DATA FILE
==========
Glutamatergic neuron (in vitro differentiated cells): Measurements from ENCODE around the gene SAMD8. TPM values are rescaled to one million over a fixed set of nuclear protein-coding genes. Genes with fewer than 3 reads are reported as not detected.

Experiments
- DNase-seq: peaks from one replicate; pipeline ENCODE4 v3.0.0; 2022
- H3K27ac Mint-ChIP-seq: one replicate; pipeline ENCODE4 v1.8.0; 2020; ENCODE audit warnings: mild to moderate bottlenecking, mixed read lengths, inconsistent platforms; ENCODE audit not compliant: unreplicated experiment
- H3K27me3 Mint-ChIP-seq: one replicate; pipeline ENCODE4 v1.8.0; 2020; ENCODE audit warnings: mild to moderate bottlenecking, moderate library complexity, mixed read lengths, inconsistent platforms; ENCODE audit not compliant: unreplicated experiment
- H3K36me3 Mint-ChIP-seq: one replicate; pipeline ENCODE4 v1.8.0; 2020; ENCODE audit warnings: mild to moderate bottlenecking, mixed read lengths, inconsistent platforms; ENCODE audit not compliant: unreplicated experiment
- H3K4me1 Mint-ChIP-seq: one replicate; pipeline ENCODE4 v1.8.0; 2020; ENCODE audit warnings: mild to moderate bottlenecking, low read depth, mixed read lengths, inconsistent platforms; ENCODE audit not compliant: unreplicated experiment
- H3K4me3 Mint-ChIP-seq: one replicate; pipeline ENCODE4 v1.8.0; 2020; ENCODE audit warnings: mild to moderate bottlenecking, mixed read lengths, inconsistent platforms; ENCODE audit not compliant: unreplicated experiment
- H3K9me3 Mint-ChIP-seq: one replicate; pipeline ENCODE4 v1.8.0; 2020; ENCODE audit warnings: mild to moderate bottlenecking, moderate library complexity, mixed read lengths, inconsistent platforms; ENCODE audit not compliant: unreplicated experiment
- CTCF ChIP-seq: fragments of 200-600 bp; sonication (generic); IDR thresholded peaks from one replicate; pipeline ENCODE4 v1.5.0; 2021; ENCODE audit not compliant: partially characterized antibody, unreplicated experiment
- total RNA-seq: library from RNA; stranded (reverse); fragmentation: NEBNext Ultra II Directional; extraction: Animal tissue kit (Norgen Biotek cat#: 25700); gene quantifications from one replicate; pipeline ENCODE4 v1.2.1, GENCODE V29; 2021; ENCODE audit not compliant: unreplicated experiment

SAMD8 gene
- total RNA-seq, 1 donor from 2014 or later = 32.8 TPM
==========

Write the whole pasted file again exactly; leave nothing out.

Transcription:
Glutamatergic neuron (in vitro differentiated cells): Measurements from ENCODE around the gene SAMD8. TPM values are rescaled to one million over a fixed set of nuclear protein-coding genes. Genes with fewer than 3 reads are reported as not detected.

Experiments
- DNase-seq: peaks from one replicate; pipeline ENCODE4 v3.0.0; 2022
- H3K27ac Mint-ChIP-seq: one replicate; pipeline ENCODE4 v1.8.0; 2020; ENCODE audit warnings: mild to moderate bottlenecking, mixed read lengths, inconsistent platforms; ENCODE audit not compliant: unreplicated experiment
- H3K27me3 Mint-ChIP-seq: one replicate; pipeline ENCODE4 v1.8.0; 2020; ENCODE audit warnings: mild to moderate bottlenecking, moderate library complexity, mixed read lengths, inconsistent platforms; ENCODE audit not compliant: unreplicated experiment
- H3K36me3 Mint-ChIP-seq: one replicate; pipeline ENCODE4 v1.8.0; 2020; ENCODE audit warnings: mild to moderate bottlenecking, mixed read lengths, inconsistent platforms; ENCODE audit not compliant: unreplicated experiment
- H3K4me1 Mint-ChIP-seq: one replicate; pipeline ENCODE4 v1.8.0; 2020; ENCODE audit warnings: mild to moderate bottlenecking, low read depth, mixed read lengths, inconsistent platforms; ENCODE audit not compliant: unreplicated experiment
- H3K4me3 Mint-ChIP-seq: one replicate; pipeline ENCODE4 v1.8.0; 2020; ENCODE audit warnings: mild to moderate bottlenecking, mixed read lengths, inconsistent platforms; ENCODE audit not compliant: unreplicated experiment
- H3K9me3 Mint-ChIP-seq: one replicate; pipeline ENCODE4 v1.8.0; 2020; ENCODE audit warnings: mild to moderate bottlenecking, moderate library complexity, mixed read lengths, inconsistent platforms; ENCODE audit not compliant: unreplicated experiment
- CTCF ChIP-seq: fragments of 200-600 bp; sonication (generic); IDR thresholded peaks from one replicate; pipeline ENCODE4 v1.5.0; 2021; ENCODE audit not compliant: partially characterized antibody, unreplicated experiment
- total RNA-seq: library from RNA; stranded (reverse); fragmentation: NEBNext Ultra II Directional; extraction: Animal tissue kit (Norgen Biotek cat#: 25700); gene quantifications from one replicate; pipeline ENCODE4 v1.2.1, GENCODE V29; 2021; ENCODE audit not compliant: unreplicated experiment

SAMD8 gene
- total RNA-seq, 1 donor from 2014 or later = 32.8 TPM